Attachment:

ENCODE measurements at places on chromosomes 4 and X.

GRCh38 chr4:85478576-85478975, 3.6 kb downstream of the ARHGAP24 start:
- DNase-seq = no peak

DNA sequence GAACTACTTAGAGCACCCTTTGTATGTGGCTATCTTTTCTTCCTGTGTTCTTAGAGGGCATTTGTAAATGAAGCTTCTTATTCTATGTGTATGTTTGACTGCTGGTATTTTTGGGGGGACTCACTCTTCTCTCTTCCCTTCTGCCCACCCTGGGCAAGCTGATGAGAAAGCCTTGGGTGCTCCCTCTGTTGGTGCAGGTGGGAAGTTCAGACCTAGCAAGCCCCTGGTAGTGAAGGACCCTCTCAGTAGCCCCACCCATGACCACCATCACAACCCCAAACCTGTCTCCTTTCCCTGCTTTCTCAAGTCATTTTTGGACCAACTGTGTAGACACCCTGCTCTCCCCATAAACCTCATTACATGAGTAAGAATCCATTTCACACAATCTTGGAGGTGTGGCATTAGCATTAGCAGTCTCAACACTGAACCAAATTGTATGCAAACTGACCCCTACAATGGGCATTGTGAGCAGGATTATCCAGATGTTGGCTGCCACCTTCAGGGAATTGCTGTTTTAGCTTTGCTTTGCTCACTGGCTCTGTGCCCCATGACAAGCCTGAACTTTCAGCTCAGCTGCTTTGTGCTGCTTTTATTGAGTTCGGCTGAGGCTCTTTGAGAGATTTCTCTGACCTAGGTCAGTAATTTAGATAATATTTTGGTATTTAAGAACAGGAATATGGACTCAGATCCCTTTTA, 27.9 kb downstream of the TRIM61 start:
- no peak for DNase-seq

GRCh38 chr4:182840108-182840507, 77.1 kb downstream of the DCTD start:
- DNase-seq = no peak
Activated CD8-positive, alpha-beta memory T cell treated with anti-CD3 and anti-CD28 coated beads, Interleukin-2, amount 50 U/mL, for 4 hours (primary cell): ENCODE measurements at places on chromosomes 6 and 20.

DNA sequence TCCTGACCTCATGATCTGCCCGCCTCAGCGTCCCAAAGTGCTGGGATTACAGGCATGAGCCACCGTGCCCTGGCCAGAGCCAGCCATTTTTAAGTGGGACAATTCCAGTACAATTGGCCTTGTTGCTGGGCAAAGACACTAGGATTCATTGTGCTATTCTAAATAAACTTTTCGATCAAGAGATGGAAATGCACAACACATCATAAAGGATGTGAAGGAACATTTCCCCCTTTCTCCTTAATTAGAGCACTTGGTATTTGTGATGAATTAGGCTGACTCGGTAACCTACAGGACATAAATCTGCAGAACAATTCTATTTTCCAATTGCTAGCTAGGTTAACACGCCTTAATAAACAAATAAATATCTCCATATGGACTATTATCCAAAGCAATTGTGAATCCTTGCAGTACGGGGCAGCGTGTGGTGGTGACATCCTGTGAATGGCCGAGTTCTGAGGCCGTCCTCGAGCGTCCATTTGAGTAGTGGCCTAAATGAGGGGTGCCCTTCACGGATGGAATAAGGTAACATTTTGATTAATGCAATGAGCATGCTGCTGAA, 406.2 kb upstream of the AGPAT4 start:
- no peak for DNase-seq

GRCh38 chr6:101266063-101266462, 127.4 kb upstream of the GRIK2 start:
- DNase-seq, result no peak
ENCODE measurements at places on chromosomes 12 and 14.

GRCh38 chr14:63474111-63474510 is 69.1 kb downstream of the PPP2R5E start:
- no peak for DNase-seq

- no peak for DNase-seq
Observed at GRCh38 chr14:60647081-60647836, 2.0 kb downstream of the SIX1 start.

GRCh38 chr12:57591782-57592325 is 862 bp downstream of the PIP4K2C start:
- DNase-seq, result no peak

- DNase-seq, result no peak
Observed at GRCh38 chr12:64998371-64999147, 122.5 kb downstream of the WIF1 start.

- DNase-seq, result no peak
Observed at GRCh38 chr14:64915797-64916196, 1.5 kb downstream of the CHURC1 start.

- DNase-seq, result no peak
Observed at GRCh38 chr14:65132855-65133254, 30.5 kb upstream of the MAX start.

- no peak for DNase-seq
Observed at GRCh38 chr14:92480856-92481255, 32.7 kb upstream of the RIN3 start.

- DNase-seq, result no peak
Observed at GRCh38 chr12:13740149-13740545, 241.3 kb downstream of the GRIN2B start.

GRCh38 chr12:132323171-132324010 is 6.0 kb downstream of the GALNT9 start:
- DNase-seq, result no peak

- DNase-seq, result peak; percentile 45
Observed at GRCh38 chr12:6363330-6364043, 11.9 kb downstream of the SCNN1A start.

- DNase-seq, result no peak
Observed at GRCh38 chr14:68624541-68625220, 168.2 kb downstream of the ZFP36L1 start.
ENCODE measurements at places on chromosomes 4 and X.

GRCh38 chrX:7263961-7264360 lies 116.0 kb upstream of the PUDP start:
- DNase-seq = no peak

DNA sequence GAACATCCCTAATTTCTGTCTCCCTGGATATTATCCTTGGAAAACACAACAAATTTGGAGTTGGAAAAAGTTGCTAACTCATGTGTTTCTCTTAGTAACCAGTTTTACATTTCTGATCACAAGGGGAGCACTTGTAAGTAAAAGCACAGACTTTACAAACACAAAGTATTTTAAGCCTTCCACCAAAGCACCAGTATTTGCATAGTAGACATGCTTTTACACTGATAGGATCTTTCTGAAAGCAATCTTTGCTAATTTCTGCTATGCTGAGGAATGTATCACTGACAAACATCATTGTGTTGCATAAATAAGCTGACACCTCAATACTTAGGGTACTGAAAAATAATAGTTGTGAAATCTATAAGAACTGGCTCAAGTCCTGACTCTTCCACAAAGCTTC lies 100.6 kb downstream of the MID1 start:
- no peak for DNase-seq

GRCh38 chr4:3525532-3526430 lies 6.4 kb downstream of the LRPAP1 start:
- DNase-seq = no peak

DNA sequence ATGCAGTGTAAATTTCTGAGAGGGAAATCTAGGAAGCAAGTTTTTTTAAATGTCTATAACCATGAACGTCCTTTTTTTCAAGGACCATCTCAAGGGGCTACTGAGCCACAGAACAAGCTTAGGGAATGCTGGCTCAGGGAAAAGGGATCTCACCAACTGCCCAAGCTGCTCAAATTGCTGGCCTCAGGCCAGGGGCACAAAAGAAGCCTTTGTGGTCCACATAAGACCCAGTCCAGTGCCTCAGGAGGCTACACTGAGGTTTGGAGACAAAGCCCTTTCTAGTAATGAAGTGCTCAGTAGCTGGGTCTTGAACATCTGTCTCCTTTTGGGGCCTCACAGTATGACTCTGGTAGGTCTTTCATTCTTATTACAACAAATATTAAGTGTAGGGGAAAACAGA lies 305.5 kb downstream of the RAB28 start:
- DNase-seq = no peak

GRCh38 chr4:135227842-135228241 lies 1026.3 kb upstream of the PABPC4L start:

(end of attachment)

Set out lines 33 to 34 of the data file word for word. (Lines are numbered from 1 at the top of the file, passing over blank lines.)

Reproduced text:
Observed at GRCh38 chr12:6363330-6364043, 11.9 kb downstream of the SCNN1A start.

- DNase-seq, result no peak